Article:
Roddy Barclay, head of intelligence and analysis at Africapractice, looks at five key African markets which face notable challenges in the year ahead.
Former Vice President Atiku Abubakar’s defection from the ruling APC to the opposition PDP in November 2017 feels like a starting gun for a year that will no doubt see electoral politics rise to the fore once again ahead of elections in February 2019.
President Muhammadu Buhari’s ill-health over the course of his first term in office is the main uncertainty leading into the year. His backers are rallying behind him to run for a second term, and if he takes this option, the rest of his party – including key power-brokers from the south-west – will likely fall in line, signalling continuity in the medium-term political outlook. Yet any further deterioration in Buhari’s health, or a decision not to run, will open the floodgates for a political scramble to succeed him. This could undo the ruling APC’s internal alliances as personal ambitions and regional rivalries trump what remains a nascent party structure.
The PDP is unlikely to regain the advantage and triumph at the national level having struggled to overcome its own internal differences and regain stature. But floor-crossing and fragmentation of the APC could create a weaker centre of power which complicates policymaking and the process of governing amid continual political distractions. Businesses will feel the impact of creeping electoral politics, but Nigeria is poised to regain stature in 2018 as the country claws its way back into economic recovery and reclaims its position as one of Africa’s foremost economies.
Cyril Ramaphosa’s victory in the ANC’s seminal elective conference in December 2017 has been celebrated in many quarters. For those who have tired of the sleaze and political intrigue headlines which have become a daily feature of South African politics under President Jacob Zuma, the result was a rejection of the status quo and an opportunity to hold the state accountable once more.
Yet while Ramaphosa is probably the best person for the job, he faces a monumental task ahead of him in 2018. He will also be shackled by the deep fault-lines that now run through his party, evidenced not just in the factional split of the top-six leadership positions that surround him, but throughout the ANC’s party structures.
We anticipate that Ramaphosa will stay true to his commitment to taking a tougher line on graft, and pushing for investigations into some of the allegations which have blighted Zuma’s political career. The President may well even find himself forced from office in the coming weeks, but he will be reluctant to leave without some form of guarantees, and this will dominate South African political debate in the short term.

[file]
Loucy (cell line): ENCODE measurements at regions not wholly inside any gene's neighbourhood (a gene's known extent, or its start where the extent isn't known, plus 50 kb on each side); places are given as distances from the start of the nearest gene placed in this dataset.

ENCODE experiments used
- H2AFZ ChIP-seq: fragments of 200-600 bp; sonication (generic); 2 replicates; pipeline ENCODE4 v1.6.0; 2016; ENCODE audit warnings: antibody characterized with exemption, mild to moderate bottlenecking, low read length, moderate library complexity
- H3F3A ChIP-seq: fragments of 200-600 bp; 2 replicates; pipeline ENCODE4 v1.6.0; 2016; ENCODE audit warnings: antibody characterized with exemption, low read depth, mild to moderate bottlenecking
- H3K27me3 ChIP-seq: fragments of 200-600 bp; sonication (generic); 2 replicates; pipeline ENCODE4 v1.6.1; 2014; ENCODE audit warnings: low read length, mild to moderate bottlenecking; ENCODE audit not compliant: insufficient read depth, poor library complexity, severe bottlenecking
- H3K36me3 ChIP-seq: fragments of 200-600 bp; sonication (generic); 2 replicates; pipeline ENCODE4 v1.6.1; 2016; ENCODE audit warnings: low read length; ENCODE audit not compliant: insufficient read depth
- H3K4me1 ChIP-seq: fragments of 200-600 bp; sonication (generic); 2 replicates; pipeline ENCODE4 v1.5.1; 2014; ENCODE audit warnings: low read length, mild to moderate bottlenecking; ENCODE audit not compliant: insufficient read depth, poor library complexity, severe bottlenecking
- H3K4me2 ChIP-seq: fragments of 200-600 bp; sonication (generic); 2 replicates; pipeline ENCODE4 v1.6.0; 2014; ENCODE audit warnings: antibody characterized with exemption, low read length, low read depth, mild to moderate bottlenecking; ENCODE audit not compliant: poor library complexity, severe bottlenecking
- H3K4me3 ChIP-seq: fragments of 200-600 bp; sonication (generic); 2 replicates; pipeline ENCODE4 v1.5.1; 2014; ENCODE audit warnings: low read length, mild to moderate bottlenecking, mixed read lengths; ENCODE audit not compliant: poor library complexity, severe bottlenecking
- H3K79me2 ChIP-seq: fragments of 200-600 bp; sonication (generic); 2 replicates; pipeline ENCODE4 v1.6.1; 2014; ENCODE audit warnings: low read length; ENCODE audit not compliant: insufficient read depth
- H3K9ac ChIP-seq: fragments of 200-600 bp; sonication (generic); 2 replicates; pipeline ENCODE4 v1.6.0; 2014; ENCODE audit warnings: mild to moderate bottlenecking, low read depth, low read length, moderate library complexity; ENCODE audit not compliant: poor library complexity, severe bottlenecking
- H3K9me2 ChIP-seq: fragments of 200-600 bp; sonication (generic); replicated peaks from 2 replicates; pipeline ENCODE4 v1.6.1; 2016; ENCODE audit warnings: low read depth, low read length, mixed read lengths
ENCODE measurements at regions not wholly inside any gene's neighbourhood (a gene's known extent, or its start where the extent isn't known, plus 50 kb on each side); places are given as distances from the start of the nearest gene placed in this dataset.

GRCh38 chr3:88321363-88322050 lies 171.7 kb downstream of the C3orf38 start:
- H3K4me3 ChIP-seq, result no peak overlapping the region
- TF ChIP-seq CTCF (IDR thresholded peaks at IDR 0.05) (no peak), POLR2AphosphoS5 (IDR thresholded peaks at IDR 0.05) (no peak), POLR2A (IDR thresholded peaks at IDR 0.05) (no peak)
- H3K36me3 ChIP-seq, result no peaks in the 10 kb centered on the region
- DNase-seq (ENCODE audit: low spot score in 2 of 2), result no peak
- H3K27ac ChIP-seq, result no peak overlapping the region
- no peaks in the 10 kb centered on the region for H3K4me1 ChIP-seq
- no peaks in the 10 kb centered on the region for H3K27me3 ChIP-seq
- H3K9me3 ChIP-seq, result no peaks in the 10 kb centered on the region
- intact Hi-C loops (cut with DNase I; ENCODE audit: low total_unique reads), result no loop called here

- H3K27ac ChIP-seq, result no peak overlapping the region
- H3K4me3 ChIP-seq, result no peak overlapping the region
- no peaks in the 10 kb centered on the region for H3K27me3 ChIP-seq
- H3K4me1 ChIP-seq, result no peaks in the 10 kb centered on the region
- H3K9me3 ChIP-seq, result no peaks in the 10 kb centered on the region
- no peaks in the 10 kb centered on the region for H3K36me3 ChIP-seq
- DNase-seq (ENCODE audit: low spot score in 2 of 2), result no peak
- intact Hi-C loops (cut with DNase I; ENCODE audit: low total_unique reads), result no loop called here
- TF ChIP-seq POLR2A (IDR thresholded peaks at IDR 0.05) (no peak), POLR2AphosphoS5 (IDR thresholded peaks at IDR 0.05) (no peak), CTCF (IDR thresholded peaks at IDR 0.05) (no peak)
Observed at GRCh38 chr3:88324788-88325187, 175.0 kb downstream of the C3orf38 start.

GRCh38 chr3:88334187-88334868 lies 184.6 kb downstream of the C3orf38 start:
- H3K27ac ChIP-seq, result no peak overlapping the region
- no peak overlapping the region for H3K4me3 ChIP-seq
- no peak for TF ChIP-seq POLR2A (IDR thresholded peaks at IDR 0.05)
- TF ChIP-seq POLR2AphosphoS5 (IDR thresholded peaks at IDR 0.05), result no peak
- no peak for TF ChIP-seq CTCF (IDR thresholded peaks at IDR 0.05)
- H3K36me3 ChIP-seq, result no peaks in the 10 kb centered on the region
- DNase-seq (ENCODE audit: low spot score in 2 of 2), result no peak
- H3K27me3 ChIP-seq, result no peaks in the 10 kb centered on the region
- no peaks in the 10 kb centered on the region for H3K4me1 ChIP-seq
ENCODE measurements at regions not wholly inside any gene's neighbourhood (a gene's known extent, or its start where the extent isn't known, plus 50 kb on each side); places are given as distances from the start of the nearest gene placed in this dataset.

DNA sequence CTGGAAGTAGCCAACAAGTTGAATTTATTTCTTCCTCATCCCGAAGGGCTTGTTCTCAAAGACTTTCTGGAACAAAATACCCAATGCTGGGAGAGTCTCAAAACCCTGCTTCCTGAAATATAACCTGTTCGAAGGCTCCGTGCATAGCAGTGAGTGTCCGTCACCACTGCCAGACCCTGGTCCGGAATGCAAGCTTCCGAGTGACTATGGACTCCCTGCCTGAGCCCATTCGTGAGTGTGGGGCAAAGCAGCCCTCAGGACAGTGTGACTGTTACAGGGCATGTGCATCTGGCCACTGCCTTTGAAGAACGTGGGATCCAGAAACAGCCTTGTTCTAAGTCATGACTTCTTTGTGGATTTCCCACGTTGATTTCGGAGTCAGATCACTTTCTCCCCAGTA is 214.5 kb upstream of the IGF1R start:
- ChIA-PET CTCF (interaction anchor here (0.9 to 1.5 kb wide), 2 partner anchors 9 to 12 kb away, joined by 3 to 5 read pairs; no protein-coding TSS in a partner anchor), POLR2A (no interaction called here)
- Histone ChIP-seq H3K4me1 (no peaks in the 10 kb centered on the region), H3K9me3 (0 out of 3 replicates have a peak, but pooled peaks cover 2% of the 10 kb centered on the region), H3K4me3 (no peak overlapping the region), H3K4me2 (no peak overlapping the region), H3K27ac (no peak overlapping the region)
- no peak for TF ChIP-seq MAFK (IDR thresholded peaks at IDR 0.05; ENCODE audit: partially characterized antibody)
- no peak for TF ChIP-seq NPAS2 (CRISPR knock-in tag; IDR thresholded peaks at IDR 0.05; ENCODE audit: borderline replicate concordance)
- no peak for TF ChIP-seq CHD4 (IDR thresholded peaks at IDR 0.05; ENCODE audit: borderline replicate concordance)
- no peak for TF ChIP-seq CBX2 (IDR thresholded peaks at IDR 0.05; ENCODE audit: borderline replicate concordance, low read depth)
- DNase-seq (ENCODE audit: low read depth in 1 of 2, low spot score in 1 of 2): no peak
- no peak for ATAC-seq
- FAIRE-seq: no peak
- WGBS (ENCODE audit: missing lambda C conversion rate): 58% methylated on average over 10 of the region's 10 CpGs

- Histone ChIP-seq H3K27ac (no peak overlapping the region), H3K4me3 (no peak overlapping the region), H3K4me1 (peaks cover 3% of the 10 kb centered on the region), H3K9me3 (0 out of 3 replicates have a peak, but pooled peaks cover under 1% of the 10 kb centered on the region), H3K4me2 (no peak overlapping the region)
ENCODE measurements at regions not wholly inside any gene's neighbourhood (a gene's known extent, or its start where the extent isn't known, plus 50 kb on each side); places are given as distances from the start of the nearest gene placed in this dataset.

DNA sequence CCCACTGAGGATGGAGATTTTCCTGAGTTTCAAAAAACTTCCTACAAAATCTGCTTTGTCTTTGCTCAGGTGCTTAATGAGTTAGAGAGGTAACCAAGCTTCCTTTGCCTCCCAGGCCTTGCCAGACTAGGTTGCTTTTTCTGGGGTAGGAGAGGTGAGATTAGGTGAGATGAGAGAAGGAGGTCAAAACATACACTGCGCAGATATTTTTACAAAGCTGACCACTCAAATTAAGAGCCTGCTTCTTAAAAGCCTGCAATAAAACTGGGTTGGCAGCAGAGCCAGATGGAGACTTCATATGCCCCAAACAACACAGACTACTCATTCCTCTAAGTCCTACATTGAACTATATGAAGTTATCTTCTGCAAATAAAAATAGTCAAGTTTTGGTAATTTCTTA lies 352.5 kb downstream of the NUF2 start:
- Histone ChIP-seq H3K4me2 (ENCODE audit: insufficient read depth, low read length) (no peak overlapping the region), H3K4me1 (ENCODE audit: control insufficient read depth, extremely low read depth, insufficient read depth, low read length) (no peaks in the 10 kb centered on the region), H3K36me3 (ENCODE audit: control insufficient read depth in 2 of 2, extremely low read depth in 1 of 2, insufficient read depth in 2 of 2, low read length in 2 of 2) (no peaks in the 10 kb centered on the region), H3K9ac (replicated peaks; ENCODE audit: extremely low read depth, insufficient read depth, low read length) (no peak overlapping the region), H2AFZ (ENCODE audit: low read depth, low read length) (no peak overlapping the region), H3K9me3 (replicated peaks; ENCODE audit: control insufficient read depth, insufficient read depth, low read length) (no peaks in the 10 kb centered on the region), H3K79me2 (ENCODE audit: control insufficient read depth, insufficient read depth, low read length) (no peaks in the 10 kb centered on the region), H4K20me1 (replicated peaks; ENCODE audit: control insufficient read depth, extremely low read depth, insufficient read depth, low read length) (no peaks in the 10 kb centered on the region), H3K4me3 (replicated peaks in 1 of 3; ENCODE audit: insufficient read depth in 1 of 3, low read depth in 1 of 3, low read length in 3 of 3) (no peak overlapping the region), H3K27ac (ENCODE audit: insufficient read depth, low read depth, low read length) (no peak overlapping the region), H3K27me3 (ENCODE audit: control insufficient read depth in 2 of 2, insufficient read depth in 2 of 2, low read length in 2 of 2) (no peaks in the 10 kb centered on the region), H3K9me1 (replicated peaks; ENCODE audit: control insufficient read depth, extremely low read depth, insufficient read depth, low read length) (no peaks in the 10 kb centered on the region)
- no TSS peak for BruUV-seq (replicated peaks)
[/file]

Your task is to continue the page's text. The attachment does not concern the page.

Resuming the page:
On the policy front, once Ramaphosa has the reins of power, he is likely to be pragmatic in his approach, not bending to the wind of populism, nor responding wholeheartedly to the demands of business and financiers. Several of the more controversial decisions made by Zuma in recent months – including around the nuclear deal, state agency bailouts and the new mining charter – are likely to come under scrutiny.
Ramaphosa is also likely to put in place a cabinet with reassuringly technocratic figures in strategic posts. And while his rhetoric will sometimes see populist overtures on the need to drive a more radical economic transformation agenda, for the most part, policy interventions and reforms will tow a more cautious line. Importantly, Ramaphosa’s tentative approach will limit the prospects for radical reform and progress – at least until he can gain a stronger foothold after the 2019 elections.
The euphoria that accompanied Robert Mugabe’s overthrow is already giving way to a recognition of the realities that Zimbabwe finds itself in. The economy has shrunk to less than half its size since 2000, when the country defaulted on its external debt. While Chinese support provided some alleviation to a steadily worsening economic situation, in recent years even the Chinese have been reluctant to reach for the wallet. The country’s new president, Emmerson Mnangagwa, faces a tough task to convince the international and business community that Zimbabwe is changing its ways. But while he is undoubtedly a stalwart ZANU-PF figure, he has also shown signs in recent months that he is committed to reform.
Mnangagwa has made a cautious start, appointing a cabinet that blends competent officials in key posts with military and political stalwarts who can help steady the ship in a time of volatility. He is likely to focus his initial energies on courting the international community to secure a debt write-off – a process that will likely require a willingness to agree to political and electoral reforms. With Mnangagwa enjoying a groundswell of support after Mugabe’s overthrow, and the opposition remaining in a state of relative disarray, he may just bite this bullet. But he will also tread cautiously, knowing he remains answerable to vested interests in his party and in the military old-guard. This will be evident in the ruling party’s approach to national elections, scheduled for July 2018, but subject to change given the current political flux and uncertainty.